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Anyone who’s ever been in a living-room Bible study knows that there may be up to half a dozen different Bible translations in use. Sometimes lively arguments develop over which version is “better” or “more accurate.”
I used to think this was a bad thing. I even had my opinions on which translations were preferable. But I generally think now that the variety is good, because multiple versions, when read together, give a more nuanced, even multi-dimensional look at passages. They also offer opportunities to dig deeper into God’s Word to discover why translators used the words they did and to thereby uncover hidden jewels.
Dave Brunn’s One Bible, Many Versions increases my appreciation for the work, and art, of Bible translators. As Brunn notes, there has grown quite a schism in some Christian circles, with lines most generally drawn between the so-called word-for-word translations and the thought-for-thought translations.
“Increased literalness does not necessarily equate to increased faithfulness and accuracy,” Brunn writes. Instead, he advocates that thought-for-thought translations can sometimes be the most accurate.
As a Bible translator himself, Brunn offers a behind-the-scenes peek at the translator’s art, including the difficulty of translating idioms and making sense of cultural references. He also tackles some of the controversies surrounding modern translations, including how to translate gender.
Bottom line: Brunn points out that God’s Word was given to us to reveal God more clearly, and to draw us closer to Him and thereby to each other. Attacking translators’ honest efforts to faithfully and accurately translate God’s Word doesn’t seem like something we should be fighting over. If it was, who could survive a home Bible study?
Dan Benson is a journalist and a member of Friedens Evangelical Church (EFCA) in Port Washington, Wis.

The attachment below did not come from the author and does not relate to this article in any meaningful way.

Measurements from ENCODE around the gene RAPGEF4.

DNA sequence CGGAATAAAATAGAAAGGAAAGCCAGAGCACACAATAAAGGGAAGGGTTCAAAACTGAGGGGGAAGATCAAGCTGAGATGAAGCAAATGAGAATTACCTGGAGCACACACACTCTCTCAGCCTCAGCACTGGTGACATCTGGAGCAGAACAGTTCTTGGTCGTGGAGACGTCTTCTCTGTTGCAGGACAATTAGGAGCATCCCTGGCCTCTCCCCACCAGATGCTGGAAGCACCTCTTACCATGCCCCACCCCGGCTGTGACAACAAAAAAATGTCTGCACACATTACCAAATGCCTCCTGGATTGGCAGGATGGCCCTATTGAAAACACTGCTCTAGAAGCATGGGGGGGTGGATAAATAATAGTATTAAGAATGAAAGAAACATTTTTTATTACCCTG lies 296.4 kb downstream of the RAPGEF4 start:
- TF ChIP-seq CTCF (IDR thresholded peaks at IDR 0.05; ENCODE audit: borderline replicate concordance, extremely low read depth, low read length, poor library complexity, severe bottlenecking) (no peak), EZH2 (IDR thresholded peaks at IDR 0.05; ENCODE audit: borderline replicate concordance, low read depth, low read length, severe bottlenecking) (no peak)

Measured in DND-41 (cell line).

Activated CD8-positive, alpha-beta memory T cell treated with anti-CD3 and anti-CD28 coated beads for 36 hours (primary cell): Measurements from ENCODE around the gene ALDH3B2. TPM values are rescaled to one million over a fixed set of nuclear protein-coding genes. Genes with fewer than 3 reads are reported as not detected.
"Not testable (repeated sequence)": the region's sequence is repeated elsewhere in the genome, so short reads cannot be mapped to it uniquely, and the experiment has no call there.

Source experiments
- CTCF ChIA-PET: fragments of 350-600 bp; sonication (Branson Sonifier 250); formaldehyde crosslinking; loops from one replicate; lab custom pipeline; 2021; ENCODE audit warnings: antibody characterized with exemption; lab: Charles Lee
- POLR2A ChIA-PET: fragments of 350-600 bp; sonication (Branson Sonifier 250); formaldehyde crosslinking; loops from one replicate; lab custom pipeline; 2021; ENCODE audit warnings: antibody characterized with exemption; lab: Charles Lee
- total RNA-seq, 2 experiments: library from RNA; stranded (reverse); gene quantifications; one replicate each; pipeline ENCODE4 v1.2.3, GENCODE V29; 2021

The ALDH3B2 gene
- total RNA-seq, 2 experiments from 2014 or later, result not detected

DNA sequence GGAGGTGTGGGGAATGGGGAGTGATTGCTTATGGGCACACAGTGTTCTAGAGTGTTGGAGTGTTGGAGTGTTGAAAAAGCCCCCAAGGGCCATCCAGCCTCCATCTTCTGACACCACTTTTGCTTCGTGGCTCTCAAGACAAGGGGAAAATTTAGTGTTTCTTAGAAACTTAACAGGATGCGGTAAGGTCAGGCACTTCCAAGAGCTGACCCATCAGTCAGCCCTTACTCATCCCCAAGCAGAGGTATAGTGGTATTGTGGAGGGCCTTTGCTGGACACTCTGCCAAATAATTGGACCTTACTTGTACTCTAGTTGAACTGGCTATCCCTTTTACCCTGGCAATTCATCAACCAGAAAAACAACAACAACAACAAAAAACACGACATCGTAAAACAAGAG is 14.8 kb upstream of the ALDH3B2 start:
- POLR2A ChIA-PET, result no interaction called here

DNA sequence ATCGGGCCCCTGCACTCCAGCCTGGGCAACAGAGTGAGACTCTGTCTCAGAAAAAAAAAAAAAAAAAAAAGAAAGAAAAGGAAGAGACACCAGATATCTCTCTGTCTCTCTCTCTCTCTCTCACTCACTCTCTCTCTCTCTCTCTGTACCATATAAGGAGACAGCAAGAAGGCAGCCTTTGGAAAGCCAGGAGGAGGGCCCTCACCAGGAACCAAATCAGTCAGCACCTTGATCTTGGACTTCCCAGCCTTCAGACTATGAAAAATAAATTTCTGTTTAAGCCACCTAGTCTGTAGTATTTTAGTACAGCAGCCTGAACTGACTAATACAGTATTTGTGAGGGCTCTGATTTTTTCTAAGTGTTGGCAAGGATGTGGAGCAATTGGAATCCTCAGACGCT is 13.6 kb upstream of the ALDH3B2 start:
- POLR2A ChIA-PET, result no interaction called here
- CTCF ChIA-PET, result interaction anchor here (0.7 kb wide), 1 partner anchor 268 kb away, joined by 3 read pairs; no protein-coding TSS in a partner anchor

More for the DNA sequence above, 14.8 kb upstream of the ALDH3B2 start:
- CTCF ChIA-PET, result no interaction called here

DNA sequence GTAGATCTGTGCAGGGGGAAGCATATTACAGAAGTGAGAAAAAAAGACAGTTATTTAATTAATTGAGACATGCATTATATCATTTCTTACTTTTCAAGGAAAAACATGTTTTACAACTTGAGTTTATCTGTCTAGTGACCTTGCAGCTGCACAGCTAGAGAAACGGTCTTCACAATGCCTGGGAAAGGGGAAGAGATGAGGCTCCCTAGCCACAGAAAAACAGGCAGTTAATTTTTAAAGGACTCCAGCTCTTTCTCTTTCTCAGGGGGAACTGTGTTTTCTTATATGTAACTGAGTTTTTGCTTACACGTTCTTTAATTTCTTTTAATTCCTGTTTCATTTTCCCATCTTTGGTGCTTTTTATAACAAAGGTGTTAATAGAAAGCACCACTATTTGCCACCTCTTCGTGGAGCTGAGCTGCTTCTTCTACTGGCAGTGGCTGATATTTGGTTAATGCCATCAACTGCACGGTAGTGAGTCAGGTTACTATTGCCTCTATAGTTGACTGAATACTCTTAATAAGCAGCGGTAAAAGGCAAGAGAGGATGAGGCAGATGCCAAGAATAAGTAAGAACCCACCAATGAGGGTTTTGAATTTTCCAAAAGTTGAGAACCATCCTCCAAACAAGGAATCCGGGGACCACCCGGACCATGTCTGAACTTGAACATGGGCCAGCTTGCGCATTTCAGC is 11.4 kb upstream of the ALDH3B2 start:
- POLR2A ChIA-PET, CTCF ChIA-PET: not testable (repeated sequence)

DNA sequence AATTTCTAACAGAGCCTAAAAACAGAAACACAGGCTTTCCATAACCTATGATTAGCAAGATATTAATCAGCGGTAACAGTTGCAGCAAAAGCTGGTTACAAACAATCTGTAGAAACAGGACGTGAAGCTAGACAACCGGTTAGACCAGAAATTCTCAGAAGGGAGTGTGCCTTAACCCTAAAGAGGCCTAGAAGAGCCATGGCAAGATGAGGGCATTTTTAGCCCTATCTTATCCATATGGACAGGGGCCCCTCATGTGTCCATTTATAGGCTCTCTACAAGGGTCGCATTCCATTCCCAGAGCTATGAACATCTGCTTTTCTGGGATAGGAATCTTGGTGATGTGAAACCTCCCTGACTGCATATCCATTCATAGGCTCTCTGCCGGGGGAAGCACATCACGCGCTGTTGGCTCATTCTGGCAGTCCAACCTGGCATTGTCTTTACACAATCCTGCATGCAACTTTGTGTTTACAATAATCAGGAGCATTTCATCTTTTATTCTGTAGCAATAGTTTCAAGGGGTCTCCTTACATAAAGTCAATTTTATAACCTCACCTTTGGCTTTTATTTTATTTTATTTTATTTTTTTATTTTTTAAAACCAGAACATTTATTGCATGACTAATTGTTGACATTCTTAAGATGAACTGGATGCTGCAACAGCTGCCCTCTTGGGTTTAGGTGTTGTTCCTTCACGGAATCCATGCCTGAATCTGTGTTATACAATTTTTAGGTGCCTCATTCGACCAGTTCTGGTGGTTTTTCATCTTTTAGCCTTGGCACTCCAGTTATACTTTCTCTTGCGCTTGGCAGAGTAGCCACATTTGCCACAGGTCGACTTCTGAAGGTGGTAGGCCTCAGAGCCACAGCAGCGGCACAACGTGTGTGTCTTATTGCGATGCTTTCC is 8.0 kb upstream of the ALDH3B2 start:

When I received my copy of One Bible, Many Versions, I was hoping that this might be a book I could hand off to my questioning parishioners (“Pastor, what version of the Bible should I use?”). Sadly, this is not the book for them. But I discovered that this book is for me.
Within its pages I was led down the arduous path of Bible translation work, and who better to write such a book than someone with more than 20 years of front-line Bible translation in the jungles of Papua New Guinea?
As soon as I read the preface, I was struck to the heart with the vital reminder that to handle the Word of God is to handle The Word of God. It is not a book to be taken lightly, whether translated in a steamy jungle hut or preached in a modern, air-conditioned sanctuary.
This book is written from the mind of a trained linguist and with the heart of a pastor. It has enough charts and lists to make the most serious student of the Scriptures smile with glee, and it contains plenty of down-to-earth truth to make any lover of God’s Word feel more secure with the wonder that is the Word of God handed-down through the centuries.
I read this book in two days, not because it was small or easy, but because it was truly captivating and humbling. Much like the Word of God itself.
Randal Kay is pastor of Felton (Calif.) Bible Church (EFCA).
A quick flip through One Bible, Many Versions reveals numerous tables, flowcharts andnsome technical words like morpheme and dynamic equivalence. Yet from the beginning, the author is a warm, experienced guide.
Along the way, Brunn discusses many facets of Bible translation: form and meaning, idioms and literalness, words and thoughts, inspiration and communication, and the quirkiness of language itself. His examples from his translation work in Papua New Guinea help the average English speaker appreciate the difficulty of translating from one language to another. He even examines how New Testament authors translated from the Old Testament.
Brunn’s critique of certain versions is, at times, overdone. Yet he successfully makes the case that the nature of language means that translators must make interpretive decisions at times and forgo literalness.
As it turns out, the real question is not about which version is “best.” Brunn leaves the reader with a better question: “Is my study of the Bible producing any real change in my thinking and the way I live my life?” Having multiple versions leaves the English speaker with a great opportunity to know God’s Word better so that this can happen.
Michael Herrington is senior pastor of Christ Community Church, Cherokee County (EFCA) in Andrews, N.C.